Thursday 16 May 2024

Is Homebrewing a Lager Difficult?


Lagers are by far the most popular beer style in the world, so it makes sense that most brewers want to have a go at making one for themselves at some point. But when people begin diving into the world of homebrewing and researching how to make one themselves, they'll inevitably come across advice suggesting to steer clear as they can be more difficult to make than ales.

This is something that was always in the back of our mind as we've been progressing on our own brewing journey, and only fairly recently have we attempted making a few different lagers - with (in our humble opinion) great success. Which got us thinking - is it really that hard to make a good lager?

Why are Lagers more difficult to make than ales?

There's a number of reasons that lagers are considered more difficult to make than their ale counterparts. Let's break down some of them below;

Lager Yeasts need to ferment at lower temperatures

This is generally true for most lager strains which need to ferment at lower temperatures compared to most ale yeasts. There's a couple of ways to manage and address this though. First of all, if you've got a fermentation fridge, or other method to manage/control your fermentation temperature, then you're all set. Plug and play temperature controllers like the KegLand RAPT Temperature Controller mean you can turn just about any fridge of freezer into an precisely controlled fermentation chamber, for very little outlay (get a second hand fridge off eBay or other marketplace sites!)

Another option is to ferment at a warmer temperature, and use pressure fermentation to suppress the creation of off flavours that are typically created by fermenting too warm/hot. There's loads of information on this, and with cheap plastic pressure capable fermenters readily available (Keg King Apollo or KegLand FermZilla All Rounder are good starting options), it's very easy to leverage this relatively new fermenting method.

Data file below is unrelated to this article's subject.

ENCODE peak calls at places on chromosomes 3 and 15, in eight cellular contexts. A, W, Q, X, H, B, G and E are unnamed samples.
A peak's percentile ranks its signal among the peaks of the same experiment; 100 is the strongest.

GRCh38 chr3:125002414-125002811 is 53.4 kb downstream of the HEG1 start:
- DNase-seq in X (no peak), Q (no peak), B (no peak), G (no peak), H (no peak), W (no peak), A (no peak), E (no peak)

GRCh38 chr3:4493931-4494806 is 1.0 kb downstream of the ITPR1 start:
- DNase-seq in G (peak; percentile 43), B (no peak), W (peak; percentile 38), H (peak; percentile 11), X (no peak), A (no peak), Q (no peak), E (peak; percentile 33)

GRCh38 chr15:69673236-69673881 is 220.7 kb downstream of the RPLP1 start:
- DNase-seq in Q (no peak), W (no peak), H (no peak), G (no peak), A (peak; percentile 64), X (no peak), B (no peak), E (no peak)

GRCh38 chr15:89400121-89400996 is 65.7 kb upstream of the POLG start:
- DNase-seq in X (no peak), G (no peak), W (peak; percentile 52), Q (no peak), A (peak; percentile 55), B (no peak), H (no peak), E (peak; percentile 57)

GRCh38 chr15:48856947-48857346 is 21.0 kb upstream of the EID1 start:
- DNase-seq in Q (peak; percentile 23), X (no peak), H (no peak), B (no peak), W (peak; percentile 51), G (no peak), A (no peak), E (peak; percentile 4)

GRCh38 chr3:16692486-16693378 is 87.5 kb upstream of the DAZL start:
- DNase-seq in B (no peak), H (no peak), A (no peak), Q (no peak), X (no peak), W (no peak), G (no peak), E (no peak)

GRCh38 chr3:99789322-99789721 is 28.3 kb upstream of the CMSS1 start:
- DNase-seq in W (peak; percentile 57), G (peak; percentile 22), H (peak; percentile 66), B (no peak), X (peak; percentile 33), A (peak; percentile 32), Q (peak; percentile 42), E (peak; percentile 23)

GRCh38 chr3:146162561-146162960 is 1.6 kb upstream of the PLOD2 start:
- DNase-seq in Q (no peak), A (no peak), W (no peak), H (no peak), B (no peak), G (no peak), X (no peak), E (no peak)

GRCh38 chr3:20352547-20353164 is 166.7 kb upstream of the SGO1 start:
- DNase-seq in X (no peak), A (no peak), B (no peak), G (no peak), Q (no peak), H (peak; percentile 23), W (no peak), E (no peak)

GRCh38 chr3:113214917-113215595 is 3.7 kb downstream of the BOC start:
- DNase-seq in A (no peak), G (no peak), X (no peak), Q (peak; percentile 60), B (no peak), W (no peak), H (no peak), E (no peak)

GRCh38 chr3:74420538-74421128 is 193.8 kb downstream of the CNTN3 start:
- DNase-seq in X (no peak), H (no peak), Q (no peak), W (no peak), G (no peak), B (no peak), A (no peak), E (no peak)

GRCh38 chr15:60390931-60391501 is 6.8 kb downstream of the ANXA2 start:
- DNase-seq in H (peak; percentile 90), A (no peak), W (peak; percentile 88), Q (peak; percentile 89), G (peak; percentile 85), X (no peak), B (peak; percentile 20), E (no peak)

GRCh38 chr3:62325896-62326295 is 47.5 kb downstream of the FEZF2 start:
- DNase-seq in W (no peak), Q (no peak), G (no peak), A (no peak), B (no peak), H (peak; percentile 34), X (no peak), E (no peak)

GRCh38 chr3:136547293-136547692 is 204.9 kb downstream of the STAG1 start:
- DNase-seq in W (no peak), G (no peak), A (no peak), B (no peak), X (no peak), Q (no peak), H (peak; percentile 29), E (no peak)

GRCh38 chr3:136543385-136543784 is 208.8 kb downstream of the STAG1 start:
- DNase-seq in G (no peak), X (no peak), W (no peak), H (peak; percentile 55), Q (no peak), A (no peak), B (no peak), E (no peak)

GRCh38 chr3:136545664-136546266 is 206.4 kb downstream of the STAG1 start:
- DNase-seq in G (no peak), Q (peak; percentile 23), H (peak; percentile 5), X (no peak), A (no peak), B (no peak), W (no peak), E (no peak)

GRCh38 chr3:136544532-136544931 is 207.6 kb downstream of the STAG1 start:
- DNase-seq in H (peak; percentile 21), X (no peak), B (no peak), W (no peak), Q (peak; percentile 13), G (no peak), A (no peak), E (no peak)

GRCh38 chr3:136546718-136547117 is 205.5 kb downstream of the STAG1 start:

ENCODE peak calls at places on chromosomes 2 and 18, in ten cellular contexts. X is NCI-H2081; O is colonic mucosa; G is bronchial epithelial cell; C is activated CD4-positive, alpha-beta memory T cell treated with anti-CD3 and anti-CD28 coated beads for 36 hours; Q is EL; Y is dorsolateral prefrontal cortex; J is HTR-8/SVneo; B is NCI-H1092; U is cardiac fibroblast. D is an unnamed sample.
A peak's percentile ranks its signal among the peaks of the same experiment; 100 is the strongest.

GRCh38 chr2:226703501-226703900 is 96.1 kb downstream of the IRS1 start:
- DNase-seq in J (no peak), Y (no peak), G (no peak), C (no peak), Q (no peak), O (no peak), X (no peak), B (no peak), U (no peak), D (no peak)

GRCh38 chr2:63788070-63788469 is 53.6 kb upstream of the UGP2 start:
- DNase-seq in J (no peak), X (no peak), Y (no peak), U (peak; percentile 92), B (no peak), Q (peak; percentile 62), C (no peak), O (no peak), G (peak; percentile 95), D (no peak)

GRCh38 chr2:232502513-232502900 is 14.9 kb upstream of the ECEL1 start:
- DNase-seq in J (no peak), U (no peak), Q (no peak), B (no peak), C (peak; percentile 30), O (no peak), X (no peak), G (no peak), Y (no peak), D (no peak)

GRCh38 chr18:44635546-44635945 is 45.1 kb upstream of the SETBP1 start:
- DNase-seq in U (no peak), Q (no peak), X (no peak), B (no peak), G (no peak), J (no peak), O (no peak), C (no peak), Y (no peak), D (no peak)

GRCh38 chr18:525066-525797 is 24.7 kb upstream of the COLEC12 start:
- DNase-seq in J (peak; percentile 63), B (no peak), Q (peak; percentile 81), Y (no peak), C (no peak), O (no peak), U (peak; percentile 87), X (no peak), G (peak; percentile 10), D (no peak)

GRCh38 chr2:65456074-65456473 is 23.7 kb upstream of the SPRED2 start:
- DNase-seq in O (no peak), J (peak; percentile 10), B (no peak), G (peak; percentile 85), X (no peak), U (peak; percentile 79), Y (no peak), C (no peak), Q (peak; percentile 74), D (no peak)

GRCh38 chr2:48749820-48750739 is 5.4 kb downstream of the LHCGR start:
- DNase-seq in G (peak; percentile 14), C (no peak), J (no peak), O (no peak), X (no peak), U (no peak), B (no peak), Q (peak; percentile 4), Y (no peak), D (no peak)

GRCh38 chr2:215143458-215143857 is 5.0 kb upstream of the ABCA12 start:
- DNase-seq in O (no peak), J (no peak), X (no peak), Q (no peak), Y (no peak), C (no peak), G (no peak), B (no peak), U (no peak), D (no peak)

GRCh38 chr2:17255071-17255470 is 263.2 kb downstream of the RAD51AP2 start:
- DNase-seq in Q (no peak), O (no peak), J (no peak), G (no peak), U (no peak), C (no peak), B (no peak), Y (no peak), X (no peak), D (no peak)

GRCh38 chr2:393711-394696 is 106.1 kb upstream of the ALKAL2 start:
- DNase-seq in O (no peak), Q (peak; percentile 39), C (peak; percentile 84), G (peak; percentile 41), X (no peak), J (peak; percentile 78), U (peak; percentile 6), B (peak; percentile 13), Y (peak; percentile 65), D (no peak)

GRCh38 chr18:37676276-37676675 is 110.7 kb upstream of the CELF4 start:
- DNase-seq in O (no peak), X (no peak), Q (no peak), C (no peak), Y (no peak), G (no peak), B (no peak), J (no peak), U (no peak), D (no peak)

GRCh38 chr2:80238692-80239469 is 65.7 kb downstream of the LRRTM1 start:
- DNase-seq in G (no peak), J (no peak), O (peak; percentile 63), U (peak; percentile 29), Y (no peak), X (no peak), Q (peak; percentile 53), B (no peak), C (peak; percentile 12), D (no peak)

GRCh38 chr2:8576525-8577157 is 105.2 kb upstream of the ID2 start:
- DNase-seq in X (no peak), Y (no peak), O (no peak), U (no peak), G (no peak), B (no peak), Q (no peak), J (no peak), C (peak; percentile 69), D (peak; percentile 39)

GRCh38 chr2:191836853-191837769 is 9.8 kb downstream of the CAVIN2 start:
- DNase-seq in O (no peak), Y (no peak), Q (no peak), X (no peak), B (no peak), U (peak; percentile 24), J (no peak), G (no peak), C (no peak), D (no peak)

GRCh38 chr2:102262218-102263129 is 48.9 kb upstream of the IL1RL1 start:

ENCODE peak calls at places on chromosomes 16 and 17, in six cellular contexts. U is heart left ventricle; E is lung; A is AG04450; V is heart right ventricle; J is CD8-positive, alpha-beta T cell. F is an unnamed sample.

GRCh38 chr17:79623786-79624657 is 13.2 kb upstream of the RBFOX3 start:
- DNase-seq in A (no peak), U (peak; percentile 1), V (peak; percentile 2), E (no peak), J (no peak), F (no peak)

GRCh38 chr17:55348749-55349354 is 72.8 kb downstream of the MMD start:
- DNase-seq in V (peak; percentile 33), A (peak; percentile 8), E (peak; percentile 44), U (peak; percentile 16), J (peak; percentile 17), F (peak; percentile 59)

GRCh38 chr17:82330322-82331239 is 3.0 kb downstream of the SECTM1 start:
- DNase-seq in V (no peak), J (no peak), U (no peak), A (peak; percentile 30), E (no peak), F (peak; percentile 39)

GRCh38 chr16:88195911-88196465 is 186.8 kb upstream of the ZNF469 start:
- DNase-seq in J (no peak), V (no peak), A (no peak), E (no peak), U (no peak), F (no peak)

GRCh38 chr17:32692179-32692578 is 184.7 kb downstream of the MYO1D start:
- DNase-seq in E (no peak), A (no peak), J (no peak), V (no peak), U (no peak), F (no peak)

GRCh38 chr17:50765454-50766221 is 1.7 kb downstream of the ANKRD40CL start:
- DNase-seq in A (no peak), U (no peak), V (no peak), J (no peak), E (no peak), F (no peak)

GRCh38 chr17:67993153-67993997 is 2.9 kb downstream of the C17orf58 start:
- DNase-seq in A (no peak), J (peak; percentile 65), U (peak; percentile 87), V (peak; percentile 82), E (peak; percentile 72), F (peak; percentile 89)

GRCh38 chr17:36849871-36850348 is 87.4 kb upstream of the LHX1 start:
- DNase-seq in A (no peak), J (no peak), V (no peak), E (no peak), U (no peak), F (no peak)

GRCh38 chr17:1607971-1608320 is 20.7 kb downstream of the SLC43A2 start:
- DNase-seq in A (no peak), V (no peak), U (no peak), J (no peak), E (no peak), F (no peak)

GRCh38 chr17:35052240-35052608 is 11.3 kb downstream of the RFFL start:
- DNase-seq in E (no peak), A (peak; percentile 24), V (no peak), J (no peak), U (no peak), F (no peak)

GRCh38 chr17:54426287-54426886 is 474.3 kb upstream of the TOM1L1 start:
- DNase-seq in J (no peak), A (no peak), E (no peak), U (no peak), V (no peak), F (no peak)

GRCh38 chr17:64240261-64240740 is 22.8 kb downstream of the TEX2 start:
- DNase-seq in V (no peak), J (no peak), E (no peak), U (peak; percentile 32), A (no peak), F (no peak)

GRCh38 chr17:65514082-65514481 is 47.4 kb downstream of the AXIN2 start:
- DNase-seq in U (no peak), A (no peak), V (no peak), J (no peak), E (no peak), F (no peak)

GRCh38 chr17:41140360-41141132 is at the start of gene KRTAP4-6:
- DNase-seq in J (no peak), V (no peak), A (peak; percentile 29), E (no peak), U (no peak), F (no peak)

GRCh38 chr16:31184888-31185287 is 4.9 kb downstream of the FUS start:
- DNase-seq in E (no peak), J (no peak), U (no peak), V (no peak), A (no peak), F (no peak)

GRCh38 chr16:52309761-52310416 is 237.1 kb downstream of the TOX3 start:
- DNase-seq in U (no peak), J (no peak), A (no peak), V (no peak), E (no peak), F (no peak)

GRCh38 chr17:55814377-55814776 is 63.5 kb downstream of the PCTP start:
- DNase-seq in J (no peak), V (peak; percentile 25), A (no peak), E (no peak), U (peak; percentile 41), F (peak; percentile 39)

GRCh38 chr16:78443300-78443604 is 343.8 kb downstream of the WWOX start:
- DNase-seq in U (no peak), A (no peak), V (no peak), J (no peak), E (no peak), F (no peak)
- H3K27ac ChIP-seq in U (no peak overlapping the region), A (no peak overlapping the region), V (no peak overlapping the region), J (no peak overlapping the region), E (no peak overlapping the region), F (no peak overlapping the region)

Keg King's Apollo PET fermenter

You could also leverage a yeast strain like NovaLager which has a higher recommended fermentation temperature range compared to most other lager yeast strains, but still gives a really nice, clean lager flavour profile.

Off-flavours are hard to hide

The other cautionary advice when brewing lagers is that there's "nothing to hide behind" in terms of flavour profiles, so if somethings not right, it can't be masked by high hop levels like it potentially could with heavily hopped ale styles like IPA's. There is some truth to this, but in terms of where your off-flavours are going to come from, in most cases it will be from the fermentation - namely temperature control (or lack thereof) which we've addressed in the point above.

There are loads of other steps in the brewing process where off flavours could be developed or introduced, but if you've got some reasonable brewing processes in place, or have made a couple of decent ales without any major flaws, then there's no reason you couldn't do the same with a lager.

Higher yeast requirements

Since most lager yeasts ferment at a colder temperature than ale yeasts, the pitching rates for lager yeast are generally higher to ensure sufficient yeast cells are present in the wort for a healthy fermentation. We previously mentioned Novalager, which ferments at temperatures similar to ale yeast, and this particular strain has a similar pitching rate to ale yeast, meaning a single pack of dry yeast can be used for a standard 20L/5 gallon batch. For most other lager yeasts, typically 2 packets of (dry) yeast would be needed for the same batch size.

NovaLager yeast is a higher-temperature tolerant lager yeast

Extended Conditioning Time